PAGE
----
By shaving your neck and cheek lines, you’ll start to see your new beard come into place. Choose where you want the bottom of your beard to fall. People usually choose somewhere just above their Adam’s apple. Then, shave or trim it around that boundary. As hairs start to sprout on your cheeks, consider shaving those, too, for a defined look.
5. Shape your scruff
Once you’ve made it through the first few months, it’s finally time to shape your beard!
Like your regular haircuts, sculpting your beard helps the hair grow in the direction and style you’re looking for, whether that’s a natural-looking long beard or a super-manicured goatee. Keeping it fuller in some areas and shorter in others gives a healthy beard its shape.
Get yourself a pair of beard scissors to snip strays and split ends as needed. Use a beard trimmer with multiple guards, starting with the longest one and switching out with shorter ones as you define your beard’s shape and trim it to the desired length.
6. Adopt a skincare routine
It’s easy to focus on hair care when growing a beard, but don’t forget where that hair grows. Give your skin some TLC to nourish the hair follicles and enable your beard to grow in fuller, shinier, and healthier.
Your skincare routine should include washing your face daily. You might want beard wash and beard conditioner, too. Formulated a bit differently than regular shampoo, these are designed specifically to clean and hydrate facial hair so you can avoid pesky flakes popping up in your beard. You can wash your beard in the shower, apply beard oil when you get out, and finish with beard balm or cream for styling.
Additionally, search for products made for men, as male skin has different needs and biological properties than female skin and responds differently to sunlight, heat, and stress (Oblong, 2012).
Male skin is also more prone to water loss. However, research shows that men who perform a daily skincare routine have more hydrated skin and lower sebum production (Maurer, 2016). Sebum is a fatty substance your body naturally produces to moisturize your skin, but too much of it can lead to oily skin (Endly, 2017).
7. Brush your beard
Brushing is another important part of beard care, which is why we’ve dedicated a separate tip to it.
Brushing with a beard brush or comb daily (or nightly) keeps your beard clean and trim. Brushing also distributes your skin’s natural oils throughout your beard, which helps nourish the entire strand of hair (as opposed to just its base) (Gavazzoni Dias, 2015). As a result, your beard will be less prone to frizziness, breakage, and split ends.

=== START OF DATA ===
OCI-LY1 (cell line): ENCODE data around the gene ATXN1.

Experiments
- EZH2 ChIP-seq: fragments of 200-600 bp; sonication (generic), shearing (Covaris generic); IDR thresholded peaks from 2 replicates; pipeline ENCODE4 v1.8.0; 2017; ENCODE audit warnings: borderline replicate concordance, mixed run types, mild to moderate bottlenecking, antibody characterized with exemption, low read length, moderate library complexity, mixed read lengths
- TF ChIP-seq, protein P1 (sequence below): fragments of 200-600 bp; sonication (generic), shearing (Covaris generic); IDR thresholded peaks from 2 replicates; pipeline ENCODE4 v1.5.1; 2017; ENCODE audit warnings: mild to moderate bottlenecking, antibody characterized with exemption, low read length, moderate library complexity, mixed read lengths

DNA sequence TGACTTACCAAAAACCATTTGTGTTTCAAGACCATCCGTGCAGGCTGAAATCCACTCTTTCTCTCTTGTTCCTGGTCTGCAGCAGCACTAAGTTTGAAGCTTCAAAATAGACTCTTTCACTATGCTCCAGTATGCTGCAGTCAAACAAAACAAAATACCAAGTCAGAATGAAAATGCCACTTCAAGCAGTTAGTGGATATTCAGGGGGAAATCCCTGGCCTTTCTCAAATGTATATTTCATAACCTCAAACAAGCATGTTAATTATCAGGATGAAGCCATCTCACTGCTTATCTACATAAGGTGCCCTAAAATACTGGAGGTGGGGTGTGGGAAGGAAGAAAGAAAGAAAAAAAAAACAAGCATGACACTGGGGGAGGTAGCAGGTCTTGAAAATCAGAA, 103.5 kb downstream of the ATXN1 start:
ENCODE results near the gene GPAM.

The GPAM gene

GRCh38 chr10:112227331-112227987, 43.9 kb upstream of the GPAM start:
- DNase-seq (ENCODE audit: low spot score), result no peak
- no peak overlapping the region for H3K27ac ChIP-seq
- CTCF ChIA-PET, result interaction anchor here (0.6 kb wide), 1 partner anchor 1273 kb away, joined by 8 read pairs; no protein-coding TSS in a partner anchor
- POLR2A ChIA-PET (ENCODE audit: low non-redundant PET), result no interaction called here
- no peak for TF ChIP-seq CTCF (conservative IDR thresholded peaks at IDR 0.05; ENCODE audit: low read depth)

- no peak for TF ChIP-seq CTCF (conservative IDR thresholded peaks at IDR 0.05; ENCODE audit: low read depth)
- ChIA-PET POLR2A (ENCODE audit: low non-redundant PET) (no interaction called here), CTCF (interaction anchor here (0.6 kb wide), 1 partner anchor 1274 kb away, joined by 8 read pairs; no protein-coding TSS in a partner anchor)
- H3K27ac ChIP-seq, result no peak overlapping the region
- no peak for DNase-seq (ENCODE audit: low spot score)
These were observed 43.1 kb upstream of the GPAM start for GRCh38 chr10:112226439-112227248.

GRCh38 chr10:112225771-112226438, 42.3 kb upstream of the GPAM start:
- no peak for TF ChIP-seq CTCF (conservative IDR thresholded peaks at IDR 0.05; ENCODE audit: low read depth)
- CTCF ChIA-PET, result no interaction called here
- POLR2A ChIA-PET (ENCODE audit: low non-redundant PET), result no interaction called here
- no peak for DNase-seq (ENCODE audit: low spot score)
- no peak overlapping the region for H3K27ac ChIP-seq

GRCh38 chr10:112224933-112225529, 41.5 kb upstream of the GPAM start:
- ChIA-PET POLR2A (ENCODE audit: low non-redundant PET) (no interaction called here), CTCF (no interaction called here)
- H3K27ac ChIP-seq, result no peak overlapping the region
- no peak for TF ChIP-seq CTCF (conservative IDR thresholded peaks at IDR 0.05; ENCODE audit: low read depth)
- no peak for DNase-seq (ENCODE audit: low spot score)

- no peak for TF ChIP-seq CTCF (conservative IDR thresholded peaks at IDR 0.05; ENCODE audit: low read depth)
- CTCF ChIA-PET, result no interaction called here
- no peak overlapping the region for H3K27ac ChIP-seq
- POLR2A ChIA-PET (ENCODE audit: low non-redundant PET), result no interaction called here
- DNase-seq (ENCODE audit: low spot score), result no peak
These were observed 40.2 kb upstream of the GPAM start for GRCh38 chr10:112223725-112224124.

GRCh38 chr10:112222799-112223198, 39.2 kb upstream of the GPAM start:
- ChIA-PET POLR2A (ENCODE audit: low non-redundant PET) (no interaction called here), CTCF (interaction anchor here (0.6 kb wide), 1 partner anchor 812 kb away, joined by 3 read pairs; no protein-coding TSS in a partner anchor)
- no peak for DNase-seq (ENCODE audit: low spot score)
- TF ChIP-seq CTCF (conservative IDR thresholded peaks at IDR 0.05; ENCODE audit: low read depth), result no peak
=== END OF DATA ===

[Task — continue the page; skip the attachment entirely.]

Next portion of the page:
Once you’ve grown your beard base, the hard work is done. You’re free to experiment with different beard styles and shapes and make your beard your own!
If you have any medical questions or concerns, please talk to your healthcare provider. The articles on Health Guide are underpinned by peer-reviewed research and information drawn from medical societies and governmental agencies. However, they are not a substitute for professional medical advice, diagnosis, or treatment.
Endly, D. C. & Miller, R. A. (2017). Oily Skin: A review of Treatment Options. The Journal of Clinical and Aesthetic Dermatology, 10 (8), 49–55. Retrieved from https://pubmed.ncbi.nlm.nih.gov/28979664/
Gavazzoni Dias, M. F. (2015). Hair cosmetics: an overview. International Journal of Trichology , 7 (1), 2–15. doi:10.4103/0974-7753.153450. Retrieved from https://pubmed.ncbi.nlm.nih.gov/25878443/
Institute for Quality and Efficiency in Health Care (IQWiG). (2019). What is the structure of hair and how does it grow? InformedHealth.org . Retrieved Apr. 28, 2022 from https://www.ncbi.nlm.nih.gov/books/NBK546248/
Maurer, M., Rietzler, M., Burghardt, R., et al. (2016). The male beard hair and facial skin - challenges for shaving. International Journal of Cosmetic Science , 38 Suppl 1 , 3–9. doi:10.1111/ics.12328. Retrieved from https://pubmed.ncbi.nlm.nih.gov/27212465/
Oblong, J. E. (2012). Male skin care: shaving and moisturization needs. Dermatologic Therapy , 25 (3), 238–243. doi:10.1111/j.1529-8019.2012.01502.x. Retrieved from https://pubmed.ncbi.nlm.nih.gov/22913441/
Prince, S. E., Chen, H., Tong, H., et al. (2021). Assessing the effect of beard hair lengths on face masks used as personal protective equipment during the COVID-19 pandemic. Journal of Exposure Science & Environmental Epidemiology , 31 (6), 953–960. doi:10.1038/s41370-021-00337-1. Retrieved from https://pubmed.ncbi.nlm.nih.gov/34006963/